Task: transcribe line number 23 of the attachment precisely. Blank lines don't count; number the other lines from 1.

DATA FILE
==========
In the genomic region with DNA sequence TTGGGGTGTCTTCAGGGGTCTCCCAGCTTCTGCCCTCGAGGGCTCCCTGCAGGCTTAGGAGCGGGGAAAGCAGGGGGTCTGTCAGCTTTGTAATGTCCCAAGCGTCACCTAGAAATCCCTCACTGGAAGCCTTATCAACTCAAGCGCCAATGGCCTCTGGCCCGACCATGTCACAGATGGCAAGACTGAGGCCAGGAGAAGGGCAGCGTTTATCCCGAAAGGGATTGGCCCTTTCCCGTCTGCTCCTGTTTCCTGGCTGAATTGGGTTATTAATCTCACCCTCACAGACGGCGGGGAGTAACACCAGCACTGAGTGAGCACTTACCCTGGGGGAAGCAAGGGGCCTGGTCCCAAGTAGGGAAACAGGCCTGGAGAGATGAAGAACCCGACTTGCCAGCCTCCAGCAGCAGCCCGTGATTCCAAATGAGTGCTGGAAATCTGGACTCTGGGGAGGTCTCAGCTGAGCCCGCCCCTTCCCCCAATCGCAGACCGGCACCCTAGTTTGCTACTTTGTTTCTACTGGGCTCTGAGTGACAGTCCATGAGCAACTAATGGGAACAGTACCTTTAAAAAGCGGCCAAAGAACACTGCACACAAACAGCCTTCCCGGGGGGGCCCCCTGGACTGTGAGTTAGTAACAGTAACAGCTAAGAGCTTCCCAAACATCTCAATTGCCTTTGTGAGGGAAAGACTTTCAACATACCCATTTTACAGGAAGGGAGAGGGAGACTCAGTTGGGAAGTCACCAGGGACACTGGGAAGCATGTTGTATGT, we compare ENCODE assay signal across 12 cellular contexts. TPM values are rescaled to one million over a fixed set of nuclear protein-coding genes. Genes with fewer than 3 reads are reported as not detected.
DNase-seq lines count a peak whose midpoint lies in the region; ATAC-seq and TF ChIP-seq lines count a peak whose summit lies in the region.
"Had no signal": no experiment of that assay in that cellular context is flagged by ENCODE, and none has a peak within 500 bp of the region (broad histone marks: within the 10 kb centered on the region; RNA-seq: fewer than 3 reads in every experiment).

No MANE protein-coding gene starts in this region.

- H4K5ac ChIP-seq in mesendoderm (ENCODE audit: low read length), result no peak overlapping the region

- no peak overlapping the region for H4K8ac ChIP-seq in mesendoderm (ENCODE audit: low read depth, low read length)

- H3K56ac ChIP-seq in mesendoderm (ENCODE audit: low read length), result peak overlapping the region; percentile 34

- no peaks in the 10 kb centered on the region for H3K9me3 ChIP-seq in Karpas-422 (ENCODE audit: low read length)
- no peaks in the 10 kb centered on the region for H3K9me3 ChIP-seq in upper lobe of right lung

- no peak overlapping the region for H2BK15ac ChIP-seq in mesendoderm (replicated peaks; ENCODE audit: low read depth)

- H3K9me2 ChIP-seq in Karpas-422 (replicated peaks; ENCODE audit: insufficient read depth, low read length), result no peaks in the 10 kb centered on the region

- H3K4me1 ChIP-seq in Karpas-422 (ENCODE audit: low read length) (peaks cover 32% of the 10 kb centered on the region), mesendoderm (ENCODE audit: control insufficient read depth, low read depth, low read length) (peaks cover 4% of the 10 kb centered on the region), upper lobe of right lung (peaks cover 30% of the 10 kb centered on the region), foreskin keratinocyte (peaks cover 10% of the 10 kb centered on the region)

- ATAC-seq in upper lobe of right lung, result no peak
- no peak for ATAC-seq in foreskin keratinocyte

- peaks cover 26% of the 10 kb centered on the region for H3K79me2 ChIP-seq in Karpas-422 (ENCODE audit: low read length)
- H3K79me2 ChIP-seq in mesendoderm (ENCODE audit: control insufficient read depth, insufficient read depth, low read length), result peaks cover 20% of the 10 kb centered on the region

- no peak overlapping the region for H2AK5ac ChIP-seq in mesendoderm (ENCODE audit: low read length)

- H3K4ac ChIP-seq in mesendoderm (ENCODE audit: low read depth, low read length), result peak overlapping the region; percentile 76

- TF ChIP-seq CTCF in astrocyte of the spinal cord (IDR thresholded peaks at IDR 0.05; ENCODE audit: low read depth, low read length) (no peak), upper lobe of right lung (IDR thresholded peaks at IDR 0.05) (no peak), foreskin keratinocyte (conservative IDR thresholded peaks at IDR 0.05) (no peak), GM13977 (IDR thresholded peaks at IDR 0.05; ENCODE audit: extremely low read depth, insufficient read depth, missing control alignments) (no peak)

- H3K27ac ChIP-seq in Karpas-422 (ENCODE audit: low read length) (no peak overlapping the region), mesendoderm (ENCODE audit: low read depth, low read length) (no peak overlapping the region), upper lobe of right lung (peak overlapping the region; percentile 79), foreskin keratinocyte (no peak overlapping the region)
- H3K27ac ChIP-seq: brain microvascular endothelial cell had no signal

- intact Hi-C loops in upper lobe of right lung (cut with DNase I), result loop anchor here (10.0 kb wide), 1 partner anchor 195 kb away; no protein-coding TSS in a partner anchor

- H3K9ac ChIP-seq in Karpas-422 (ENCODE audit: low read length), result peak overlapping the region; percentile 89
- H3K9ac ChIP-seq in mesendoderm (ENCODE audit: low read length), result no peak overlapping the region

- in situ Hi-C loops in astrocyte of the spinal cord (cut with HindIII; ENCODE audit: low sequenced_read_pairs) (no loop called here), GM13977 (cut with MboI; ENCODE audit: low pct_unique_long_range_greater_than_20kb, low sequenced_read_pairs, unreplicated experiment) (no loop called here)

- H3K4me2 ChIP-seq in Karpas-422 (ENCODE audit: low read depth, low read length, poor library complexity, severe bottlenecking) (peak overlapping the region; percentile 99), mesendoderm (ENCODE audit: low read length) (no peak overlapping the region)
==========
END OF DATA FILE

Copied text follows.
- H3K9ac ChIP-seq in Karpas-422 (ENCODE audit: low read length), result peak overlapping the region; percentile 89